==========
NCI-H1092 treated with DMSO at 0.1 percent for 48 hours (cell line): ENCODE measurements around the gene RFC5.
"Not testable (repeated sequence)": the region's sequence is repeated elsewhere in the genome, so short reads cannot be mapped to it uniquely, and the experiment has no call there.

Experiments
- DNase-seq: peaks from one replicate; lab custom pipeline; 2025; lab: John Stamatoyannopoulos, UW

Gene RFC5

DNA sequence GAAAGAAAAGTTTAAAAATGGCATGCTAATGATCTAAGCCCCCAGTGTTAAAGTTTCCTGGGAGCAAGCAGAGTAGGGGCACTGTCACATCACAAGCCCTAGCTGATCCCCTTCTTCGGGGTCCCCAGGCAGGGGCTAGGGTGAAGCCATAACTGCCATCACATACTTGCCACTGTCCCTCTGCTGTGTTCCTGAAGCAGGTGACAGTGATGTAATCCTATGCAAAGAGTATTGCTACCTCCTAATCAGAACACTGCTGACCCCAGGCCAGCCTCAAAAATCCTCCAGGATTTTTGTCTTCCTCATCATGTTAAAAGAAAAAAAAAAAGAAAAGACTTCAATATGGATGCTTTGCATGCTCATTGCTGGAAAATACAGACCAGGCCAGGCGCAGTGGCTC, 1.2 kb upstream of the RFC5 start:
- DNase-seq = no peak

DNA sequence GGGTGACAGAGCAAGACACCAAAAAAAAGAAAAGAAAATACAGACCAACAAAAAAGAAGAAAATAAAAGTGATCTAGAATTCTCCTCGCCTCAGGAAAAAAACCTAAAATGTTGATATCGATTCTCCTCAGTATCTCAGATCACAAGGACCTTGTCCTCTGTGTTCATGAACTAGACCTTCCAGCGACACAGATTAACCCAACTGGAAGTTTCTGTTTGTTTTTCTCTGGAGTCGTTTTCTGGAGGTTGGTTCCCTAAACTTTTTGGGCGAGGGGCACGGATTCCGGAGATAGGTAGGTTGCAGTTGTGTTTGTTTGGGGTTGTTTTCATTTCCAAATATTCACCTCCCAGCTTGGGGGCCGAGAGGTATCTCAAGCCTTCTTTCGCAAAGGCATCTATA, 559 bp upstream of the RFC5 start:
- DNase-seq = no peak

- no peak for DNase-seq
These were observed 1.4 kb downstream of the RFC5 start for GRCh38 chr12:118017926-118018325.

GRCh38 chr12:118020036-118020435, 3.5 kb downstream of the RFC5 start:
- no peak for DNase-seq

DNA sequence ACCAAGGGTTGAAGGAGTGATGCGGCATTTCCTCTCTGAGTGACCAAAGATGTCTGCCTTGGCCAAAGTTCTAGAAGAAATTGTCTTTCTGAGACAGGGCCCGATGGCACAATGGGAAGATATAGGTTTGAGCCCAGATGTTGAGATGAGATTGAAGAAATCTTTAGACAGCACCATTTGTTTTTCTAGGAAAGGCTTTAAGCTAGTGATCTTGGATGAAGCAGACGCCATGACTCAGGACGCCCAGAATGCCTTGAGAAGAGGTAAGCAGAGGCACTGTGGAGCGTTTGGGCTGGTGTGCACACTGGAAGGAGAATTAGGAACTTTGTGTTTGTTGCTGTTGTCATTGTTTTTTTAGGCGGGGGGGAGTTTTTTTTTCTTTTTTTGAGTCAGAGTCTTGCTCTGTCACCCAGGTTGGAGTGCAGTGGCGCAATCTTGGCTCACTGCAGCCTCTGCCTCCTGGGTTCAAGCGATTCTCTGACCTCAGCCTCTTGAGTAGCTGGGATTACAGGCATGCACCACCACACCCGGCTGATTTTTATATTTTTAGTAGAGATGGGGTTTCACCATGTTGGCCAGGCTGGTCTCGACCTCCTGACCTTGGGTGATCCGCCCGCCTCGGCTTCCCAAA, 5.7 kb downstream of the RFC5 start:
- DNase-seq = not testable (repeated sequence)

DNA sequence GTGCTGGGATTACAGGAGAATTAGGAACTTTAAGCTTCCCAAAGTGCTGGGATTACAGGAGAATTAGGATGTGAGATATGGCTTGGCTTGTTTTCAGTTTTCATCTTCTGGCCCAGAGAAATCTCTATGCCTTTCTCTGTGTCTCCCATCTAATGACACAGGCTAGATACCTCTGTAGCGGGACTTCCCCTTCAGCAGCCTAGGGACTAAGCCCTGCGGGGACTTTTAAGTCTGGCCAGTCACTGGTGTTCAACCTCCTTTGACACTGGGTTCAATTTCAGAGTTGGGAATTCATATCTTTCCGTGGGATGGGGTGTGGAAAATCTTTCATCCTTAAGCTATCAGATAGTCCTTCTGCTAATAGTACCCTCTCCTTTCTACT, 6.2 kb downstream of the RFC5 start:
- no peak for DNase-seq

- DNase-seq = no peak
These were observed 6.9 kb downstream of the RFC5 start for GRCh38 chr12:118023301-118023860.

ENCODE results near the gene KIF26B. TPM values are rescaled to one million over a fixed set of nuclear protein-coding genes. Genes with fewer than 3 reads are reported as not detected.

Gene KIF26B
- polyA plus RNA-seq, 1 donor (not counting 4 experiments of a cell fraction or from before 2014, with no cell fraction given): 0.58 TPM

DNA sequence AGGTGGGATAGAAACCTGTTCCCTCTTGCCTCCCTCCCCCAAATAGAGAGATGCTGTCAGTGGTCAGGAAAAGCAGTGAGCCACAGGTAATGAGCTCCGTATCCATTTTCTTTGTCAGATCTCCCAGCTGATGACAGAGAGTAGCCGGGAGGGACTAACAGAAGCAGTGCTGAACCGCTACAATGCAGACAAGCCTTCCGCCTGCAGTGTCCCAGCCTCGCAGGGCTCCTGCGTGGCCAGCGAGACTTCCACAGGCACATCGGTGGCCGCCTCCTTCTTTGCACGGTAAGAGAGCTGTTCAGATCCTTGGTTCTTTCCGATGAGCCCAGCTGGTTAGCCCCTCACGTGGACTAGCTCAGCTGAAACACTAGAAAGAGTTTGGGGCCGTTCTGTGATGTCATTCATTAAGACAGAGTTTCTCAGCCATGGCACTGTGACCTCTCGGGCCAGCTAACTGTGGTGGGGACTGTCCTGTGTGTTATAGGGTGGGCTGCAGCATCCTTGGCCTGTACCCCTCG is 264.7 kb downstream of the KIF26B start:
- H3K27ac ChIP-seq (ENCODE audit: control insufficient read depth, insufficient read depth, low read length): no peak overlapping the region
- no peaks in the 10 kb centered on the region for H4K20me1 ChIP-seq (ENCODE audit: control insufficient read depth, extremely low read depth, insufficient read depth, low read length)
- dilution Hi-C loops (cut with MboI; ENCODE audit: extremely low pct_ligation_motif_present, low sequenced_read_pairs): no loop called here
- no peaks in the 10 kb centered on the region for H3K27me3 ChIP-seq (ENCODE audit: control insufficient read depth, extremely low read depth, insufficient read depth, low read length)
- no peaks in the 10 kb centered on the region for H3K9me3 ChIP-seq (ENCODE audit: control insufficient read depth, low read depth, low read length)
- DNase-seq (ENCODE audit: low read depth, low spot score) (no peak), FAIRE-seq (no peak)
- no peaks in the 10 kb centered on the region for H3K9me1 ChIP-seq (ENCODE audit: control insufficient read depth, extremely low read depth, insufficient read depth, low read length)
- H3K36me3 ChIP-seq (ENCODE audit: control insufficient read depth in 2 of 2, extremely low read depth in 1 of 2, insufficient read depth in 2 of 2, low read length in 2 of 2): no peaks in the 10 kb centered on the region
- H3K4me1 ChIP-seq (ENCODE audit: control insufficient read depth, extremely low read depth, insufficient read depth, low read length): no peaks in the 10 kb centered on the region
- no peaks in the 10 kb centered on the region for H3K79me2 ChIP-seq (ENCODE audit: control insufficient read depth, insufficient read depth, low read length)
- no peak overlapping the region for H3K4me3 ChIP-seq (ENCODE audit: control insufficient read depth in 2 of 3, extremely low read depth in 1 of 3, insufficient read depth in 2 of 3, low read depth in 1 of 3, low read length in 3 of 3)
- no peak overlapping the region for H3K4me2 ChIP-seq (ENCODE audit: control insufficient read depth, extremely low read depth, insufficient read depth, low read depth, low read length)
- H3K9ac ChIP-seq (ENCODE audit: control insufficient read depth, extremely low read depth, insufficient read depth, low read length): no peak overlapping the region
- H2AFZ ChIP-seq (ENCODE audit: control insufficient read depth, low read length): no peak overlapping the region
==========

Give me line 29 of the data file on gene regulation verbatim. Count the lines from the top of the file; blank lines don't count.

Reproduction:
- DNase-seq (ENCODE audit: low read depth, low spot score) (no peak), FAIRE-seq (no peak)